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Python has a long history, starting around 1991 with its first release in a newsgroup called . Since then, we all know how omnipresent the language has become. Last year, Python ranked second in Redmonk’s list of the most popular programming languages. And I can tell you… this year won’t be different. Here’s why Python will stay among the top languages in 2021.

Originally published on Python Land. Make sure to check out our Python tutorial.

Why is python so popular?

Python has a very vibrant community, and it’s very well maintained. …


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A brand new WordPress website — Image by author

I’ve recently switched from Grav CMS to WordPress on one of my sites, Python Land. I jotted down some lessons learned and some advanced tips while setting up this WordPress site that I’d like to share with anyone interested.

I’m not new to WordPress, and I’m certainly not new to running websites. I’ve been doing it for 25 years. My first sites used tables to structure the pages, CSS wasn’t invented yet, and SEO didn’t exist either. Yeah… I guess I’m that old (and wise, hopefully).

Anyways... without further ado, here we go!

1. Pick a good WordPress theme

Picking the right theme is hard; don’t underestimate it. There are many good-looking themes, but it’s hard to judge a book by its cover. There are many crappy themes that may look nice on the surface but are horribly coded and inflexible. They are built to sell, not to keep working flawlessly in the long run. …


Lift your Python development to the next level and save yourself time and hassle with CI/CD

Scaffolding on skyscraper
Scaffolding on skyscraper
Photo by Ashkan Forouzani on Unsplash.

When you finish a new version of your Python application, how do you build and deploy it? Do you change the version number, upload the new files to production, and be done with it?

There are better ways! Continuous Integration/Continuous Delivery (CI/CD) is the pinnacle of good software engineering practices. It’s the point where all other good practices come together.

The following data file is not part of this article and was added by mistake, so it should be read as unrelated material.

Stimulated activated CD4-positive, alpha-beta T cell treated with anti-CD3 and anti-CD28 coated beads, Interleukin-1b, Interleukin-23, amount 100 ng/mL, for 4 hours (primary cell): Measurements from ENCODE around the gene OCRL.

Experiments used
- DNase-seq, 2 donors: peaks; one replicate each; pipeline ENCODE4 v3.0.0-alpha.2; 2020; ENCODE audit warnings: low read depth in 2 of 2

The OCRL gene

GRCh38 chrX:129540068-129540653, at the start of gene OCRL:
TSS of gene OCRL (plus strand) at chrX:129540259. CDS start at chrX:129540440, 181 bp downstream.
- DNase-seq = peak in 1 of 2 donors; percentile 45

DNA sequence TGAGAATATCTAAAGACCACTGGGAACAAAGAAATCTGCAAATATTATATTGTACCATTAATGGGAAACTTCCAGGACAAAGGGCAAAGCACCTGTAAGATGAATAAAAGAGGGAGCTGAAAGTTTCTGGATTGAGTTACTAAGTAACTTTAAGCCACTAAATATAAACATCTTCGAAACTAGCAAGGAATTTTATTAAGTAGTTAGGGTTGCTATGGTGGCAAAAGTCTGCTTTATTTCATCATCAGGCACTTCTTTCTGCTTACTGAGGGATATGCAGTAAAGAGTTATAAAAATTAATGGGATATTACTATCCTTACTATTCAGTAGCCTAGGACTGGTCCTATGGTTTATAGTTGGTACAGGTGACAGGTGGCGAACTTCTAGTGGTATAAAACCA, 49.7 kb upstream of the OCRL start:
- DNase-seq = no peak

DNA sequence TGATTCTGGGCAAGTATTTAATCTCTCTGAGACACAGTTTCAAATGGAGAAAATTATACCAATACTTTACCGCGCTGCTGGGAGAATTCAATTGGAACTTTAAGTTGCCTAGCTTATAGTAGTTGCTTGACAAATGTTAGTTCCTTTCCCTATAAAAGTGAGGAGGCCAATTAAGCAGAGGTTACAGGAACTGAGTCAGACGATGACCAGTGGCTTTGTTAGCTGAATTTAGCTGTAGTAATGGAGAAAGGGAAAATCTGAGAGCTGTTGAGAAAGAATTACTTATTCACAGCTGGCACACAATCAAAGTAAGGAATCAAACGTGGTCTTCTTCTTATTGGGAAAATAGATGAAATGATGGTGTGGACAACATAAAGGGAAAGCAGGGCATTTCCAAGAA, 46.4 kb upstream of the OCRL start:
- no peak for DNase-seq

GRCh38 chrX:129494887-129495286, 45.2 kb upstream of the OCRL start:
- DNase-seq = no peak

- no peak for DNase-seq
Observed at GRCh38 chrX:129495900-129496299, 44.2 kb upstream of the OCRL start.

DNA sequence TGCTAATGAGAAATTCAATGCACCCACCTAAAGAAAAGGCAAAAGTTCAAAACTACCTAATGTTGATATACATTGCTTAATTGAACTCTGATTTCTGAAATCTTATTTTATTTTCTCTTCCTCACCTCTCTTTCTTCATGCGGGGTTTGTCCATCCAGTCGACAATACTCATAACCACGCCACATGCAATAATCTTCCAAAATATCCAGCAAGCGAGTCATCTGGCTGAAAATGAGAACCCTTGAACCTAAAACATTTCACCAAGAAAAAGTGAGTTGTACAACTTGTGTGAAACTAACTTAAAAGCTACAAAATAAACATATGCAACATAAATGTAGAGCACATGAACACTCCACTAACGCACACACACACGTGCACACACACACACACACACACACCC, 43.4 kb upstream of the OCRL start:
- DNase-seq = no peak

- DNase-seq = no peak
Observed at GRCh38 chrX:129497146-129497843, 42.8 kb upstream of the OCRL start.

CI/CD bridges the gap between development and operations because it automates and enforces important steps in building and deploying software. It ensures quality and takes human errors out of the loop.

This article will take an existing application and create a CI/CD pipeline for it. You’ll see how you can set up a professional CI/CD pipeline in under 15 minutes! …


#4: Code never lies, comments sometimes do

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Photo by Austin Distel on Unsplash

Some things you don’t learn from books and schools. These lessons come right from the work floor; I learned them the hard way!

1. Cheap, fast, reliable — Pick two

I love this one because it makes the ones hearing it (your manager) think for themselves:

  • You want it to be reliable and fast? It can be done, but you’ll need to pay the best developers.
  • Cheap and fast? Sure, but don’t expect it to be reliable! In fact, this is the recipe for creating technical debt.
  • Reliable and cheap? Maybe, if you’re lucky. But it will take some time to find someone who can do it for cheap, or it will require a lot of iterations to get it right (or both). …


From forcing keyword arguments to anonymous functions

Time lapse of a road by the forest
Time lapse of a road by the forest
Photo by Jake Leonard on Unsplash.

Do you know how to force keyword arguments, create a function decorator, create anonymous functions, or unpack an array or dictionary into a function's arguments? Here are four advanced tricks regarding Python functions.

For more cool Python tricks, visit the author's website: Python.land

1. Forced Keyword Arguments

Keyword arguments have a number of advantages:

  • You’re not forced into a particular order in which you supply your arguments. The name matters — not the position.
  • Keyword arguments provide clarity. Without looking up the function itself, you can often guess what the argument is used for by looking at the names.

That’s nice, but you probably already knew these things. What you might not know is that you can also force keyword arguments. The details are described in PEP 3202, but it comes down to using an asterisk before the arguments you want to force as keyword arguments. Or, before everything, forcing all arguments to be keyword…


Everything you ever need to know about Python dictionaries

Old books
Old books